NEW YORK—Late last month, the Tennessee Supreme Court declined to hear an appeal of a lower court’s ruling that the Georgia O’Keeffe Foundation, Santa Fe, N.M., has no standing to reclaim a major donation Georgia O’Keeffe (1887–1986) made to Fisk University, Nashville, Tenn., in 1949: 101 works of modern art from the collection of her late husband, Alfred Stieglitz. The collection includes major works by O’Keeffe and by Marsden Hartley.
The O’Keeffe Foundation (formerly the Georgia O’Keeffe Museum) sought the return of the collection, arguing that the university violated the terms of the artist’s gift when it sought to sell part of the collection to help relieve its financial woes. O’Keeffe had donated the works on the condition that they be kept together. Saul Cohen, a spokesperson for the O’Keeffe Foundation, declined to comment on the Supreme Court’s decision.
Fisk initially sought legal permission to sell two of the works from the collection in late 2005, prompting a lawsuit from the O’Keeffe Museum. The two parties reached a settlement in 2007, under which Fisk would sell an O’Keeffe painting to the museum for $7million; however, Bob Cooper, the Tennessee state attorney general, whose office is in charge of overseeing charitable gifts, rejected that settlement (ANL, 4/17/07), calling it “a bad deal financially for Fisk.”
As the legal wrangling between Fisk and the O’Keeffe Museum continued, in late 2007 the university reached an agreement with the Crystal Bridges Museum of American Art, Bentonville, Ark., founded by Wal-Mart heiress Alice Walton. Under that arrangement, the university would sell Crystal Bridges a 50 percent interest in the collection for $30million. Fisk and Crystal Bridges would have joint ownership, allowing for “mutual care and management of the collection as well as the right to publicly display [it] on an equal basis.”
The O’Keeffe Museum opposed that deal, and in early 2008, Tennessee State Chancery Court judge Ellen Hobbs Lyle tossed out the art-sharing agreement, ruling that it violated the terms of O’Keeffe’s 1949 gift.
Last summer, an appellate court in Tennessee found in favor of Fisk, determining that the O’Keeffe Foundation lacked standing to object to the deal, and dismissed the foundation’s suit. The appellate court also reinstated the university’s cy pres petition and ordered the trial court to determine whether cy pres relief could be applied in the Fisk matter. (Cy pres, literally “as near as possible,” is a doctrine that permits a court to redefine or reinterpret the terms of a bequest in cases where the trust is poorly written, technically illegal, or over time has become impossible to uphold. Cy pres allows a judge to enforce a gift in terms that he or she feels most closely follow the original intent of the donor.)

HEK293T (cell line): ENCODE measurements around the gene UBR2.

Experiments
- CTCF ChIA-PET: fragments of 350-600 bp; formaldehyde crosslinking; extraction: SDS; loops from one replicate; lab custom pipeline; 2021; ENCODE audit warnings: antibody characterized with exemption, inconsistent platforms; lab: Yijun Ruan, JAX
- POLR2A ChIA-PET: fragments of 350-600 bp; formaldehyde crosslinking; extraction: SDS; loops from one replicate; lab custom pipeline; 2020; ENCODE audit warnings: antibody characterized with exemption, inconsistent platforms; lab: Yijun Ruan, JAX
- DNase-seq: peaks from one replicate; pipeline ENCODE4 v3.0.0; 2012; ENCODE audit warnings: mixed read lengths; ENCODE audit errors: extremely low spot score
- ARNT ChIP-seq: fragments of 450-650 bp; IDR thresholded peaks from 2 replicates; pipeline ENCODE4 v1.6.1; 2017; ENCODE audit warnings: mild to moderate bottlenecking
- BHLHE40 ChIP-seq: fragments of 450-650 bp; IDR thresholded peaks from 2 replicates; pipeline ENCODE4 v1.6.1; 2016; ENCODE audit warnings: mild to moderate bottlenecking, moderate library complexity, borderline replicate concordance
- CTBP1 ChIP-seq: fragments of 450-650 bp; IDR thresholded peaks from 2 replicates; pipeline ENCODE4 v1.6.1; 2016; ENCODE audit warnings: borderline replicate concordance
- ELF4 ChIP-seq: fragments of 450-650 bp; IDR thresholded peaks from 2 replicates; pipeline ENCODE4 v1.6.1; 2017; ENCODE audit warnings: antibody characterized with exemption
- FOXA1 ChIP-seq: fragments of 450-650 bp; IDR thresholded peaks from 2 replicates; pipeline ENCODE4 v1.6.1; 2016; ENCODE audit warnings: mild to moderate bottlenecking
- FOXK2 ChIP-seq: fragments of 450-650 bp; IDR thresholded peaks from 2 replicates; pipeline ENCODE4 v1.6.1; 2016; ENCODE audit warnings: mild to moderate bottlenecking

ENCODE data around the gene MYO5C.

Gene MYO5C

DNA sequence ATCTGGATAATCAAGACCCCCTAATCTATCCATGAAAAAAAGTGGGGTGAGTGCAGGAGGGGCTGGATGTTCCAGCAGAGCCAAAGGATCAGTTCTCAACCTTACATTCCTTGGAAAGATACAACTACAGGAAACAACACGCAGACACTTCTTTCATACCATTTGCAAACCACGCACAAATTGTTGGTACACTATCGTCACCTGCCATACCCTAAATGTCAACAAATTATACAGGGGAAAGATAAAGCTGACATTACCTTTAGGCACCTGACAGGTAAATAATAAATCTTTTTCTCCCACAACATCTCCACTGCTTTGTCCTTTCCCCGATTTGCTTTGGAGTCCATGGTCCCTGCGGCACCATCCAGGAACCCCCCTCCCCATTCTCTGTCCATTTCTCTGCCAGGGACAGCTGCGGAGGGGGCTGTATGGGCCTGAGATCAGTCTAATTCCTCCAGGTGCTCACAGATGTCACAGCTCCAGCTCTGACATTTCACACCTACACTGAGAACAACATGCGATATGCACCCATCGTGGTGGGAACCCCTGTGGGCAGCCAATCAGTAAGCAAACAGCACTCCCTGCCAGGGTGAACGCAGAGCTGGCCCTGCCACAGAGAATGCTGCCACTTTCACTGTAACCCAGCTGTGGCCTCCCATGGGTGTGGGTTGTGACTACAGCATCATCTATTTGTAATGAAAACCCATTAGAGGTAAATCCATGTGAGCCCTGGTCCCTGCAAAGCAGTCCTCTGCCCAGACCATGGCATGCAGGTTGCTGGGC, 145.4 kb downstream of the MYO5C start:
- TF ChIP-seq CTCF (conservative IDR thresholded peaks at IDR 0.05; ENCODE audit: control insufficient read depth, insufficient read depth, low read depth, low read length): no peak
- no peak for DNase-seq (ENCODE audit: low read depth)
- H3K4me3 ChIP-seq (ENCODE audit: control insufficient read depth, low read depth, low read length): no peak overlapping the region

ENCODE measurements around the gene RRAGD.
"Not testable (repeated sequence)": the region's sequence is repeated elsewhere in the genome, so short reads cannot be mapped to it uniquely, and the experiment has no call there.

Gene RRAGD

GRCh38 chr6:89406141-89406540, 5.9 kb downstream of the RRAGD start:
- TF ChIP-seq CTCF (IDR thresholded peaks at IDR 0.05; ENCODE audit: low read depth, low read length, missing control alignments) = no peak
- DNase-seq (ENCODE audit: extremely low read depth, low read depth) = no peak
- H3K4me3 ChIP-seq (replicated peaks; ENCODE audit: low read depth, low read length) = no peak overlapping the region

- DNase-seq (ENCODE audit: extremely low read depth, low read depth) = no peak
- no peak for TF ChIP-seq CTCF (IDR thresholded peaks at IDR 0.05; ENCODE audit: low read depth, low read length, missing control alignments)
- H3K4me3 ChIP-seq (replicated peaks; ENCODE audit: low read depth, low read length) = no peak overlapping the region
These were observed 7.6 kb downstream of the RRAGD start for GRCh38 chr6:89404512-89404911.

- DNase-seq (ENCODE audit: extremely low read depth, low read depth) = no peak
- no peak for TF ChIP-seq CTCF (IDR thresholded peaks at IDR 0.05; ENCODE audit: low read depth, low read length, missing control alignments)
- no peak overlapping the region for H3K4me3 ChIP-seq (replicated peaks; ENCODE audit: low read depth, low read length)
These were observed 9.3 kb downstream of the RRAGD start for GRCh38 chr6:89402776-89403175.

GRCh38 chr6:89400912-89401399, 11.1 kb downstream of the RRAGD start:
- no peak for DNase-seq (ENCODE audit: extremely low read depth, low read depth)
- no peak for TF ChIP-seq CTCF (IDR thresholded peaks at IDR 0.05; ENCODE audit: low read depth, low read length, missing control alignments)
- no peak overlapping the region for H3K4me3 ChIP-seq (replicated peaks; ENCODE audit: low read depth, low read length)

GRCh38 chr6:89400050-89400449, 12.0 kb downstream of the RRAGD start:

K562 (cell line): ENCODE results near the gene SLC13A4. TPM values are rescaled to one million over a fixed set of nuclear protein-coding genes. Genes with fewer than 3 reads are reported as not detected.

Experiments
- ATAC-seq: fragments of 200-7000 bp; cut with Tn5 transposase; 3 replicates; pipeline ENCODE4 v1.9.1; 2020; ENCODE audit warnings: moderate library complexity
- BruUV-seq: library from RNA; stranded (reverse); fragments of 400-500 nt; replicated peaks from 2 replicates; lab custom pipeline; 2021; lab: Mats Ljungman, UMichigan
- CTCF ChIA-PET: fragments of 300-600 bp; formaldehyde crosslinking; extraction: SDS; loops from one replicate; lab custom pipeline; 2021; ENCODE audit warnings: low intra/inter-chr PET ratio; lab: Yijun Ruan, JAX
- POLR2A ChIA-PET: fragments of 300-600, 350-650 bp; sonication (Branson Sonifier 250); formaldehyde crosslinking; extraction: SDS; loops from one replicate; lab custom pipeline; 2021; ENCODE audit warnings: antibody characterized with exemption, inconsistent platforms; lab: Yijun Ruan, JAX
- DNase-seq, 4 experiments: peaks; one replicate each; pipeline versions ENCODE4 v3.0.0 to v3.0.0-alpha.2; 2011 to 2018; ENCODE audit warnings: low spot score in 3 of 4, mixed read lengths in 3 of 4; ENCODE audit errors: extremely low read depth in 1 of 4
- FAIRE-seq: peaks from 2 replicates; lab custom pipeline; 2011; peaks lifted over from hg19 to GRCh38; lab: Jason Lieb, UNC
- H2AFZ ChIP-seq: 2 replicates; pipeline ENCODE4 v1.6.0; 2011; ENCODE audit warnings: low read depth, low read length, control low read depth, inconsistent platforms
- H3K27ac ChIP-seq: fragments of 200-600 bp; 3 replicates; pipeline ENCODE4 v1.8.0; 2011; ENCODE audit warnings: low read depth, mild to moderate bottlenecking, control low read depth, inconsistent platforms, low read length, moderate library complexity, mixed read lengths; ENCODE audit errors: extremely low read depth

Crystal Bridges director Don Bacigalupi said the decision “has renewed the possibility for Fisk University and Crystal Bridges Museum of American Art to share ownership of the Stieglitz Collection. Sharing this great resource will allow the collection to become more widely accessible to diverse audiences in Tennessee, Arkansas and the nation and will ensure that the collection remains intact for generations to come.”
However, on Feb. 23 the Tennessee attorney general’s office issued a statement that suggested otherwise. “This means that the Georgia O’Keeffe Museum can no longer pursue its efforts to take Fisk University’s Alfred Stieglitz Collection to New Mexico, contrary to the express wishes of the late Ms. O’Keeffe,” Cooper wrote. “The decision … held that the conditions placed by Ms. O’Keeffe on her charitable gift to Fisk can be modified only under extremely limited circumstances.” However, the statement continues, “given Fisk’s recent reaccreditation by the Southern Association of Colleges and Schools (SACS), the university can no longer argue that the sale of the collection is necessary to its financial survival. … It seems increasingly unlikely that Fisk will be able to justify to the court proceeding with its proposed sale of the world-renowned art collection.”
SACS president Belle Wheelan confirmed to ARTnewsletter that Fisk’s accreditation was reaffirmed late last year as part of a standard review that takes place every ten years. The university was first accredited in 1930.
Fisk’s attorney Michael Norton, of Nashville-based Bone McAllester Norton, told ARTnewsletter, “We’re not saying much at this point. We want to have a discussion with the attorney general and see if we can come to a meeting of the minds.” He added, “Obviously we are very pleased at the decision, which puts the case back in trial court. There is one issue left to prove, that we have just cause to have an exception made to the no-sale condition.”